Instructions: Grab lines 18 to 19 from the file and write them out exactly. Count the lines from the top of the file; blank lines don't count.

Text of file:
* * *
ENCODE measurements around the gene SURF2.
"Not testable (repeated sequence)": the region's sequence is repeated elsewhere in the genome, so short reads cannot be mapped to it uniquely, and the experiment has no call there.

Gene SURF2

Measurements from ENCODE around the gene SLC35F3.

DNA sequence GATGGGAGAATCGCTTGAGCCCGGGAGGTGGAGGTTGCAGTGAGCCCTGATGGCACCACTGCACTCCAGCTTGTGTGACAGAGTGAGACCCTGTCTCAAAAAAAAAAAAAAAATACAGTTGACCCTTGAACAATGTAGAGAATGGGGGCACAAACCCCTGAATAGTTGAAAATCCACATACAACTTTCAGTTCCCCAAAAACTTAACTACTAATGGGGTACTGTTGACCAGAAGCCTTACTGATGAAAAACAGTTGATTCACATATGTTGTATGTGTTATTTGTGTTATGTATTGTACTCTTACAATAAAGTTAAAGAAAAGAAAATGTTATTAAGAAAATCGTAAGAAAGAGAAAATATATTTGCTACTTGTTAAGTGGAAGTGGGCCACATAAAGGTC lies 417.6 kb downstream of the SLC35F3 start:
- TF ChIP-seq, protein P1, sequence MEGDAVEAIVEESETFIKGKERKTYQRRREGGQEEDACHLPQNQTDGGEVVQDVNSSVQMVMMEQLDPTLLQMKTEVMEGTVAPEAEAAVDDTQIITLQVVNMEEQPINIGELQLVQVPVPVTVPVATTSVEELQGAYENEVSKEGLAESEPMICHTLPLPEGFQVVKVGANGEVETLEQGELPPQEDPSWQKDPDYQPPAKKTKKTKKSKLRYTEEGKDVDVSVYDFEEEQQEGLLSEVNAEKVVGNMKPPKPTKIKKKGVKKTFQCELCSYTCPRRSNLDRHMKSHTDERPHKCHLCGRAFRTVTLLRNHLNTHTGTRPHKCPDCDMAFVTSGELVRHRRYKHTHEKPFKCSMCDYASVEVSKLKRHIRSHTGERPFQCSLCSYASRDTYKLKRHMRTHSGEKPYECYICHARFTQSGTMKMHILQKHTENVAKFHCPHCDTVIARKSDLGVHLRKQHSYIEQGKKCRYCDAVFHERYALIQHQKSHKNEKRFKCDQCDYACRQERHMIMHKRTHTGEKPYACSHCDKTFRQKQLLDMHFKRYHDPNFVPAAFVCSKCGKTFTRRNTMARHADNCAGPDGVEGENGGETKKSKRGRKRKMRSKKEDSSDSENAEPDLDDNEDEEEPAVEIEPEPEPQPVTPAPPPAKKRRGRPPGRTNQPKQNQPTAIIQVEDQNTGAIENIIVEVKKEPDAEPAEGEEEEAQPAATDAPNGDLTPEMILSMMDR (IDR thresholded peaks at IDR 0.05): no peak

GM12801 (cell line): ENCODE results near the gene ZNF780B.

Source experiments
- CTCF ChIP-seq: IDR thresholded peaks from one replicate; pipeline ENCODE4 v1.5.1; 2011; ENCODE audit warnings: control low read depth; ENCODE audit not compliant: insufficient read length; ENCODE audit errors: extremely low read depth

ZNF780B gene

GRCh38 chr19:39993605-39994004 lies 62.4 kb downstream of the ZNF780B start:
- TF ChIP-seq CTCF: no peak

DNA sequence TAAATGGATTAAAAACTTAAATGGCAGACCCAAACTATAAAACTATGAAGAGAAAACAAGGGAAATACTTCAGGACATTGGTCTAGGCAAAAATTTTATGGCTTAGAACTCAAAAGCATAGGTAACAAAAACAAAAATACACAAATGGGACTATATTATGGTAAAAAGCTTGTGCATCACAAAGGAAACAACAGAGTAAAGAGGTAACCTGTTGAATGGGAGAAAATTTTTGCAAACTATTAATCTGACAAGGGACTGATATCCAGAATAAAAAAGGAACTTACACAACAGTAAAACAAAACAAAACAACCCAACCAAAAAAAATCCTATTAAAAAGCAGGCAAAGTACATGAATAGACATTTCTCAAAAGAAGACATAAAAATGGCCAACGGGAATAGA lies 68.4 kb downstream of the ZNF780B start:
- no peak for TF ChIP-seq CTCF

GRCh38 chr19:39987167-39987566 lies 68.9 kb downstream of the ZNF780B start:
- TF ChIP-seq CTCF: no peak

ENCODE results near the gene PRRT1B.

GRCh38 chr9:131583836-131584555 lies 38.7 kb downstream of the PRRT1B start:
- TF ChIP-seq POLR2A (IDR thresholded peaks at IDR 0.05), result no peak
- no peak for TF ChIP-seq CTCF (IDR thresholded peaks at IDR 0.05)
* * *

GRCh38 chr9:131583836-131584555 lies 38.7 kb downstream of the PRRT1B start:
- TF ChIP-seq POLR2A (IDR thresholded peaks at IDR 0.05), result no peak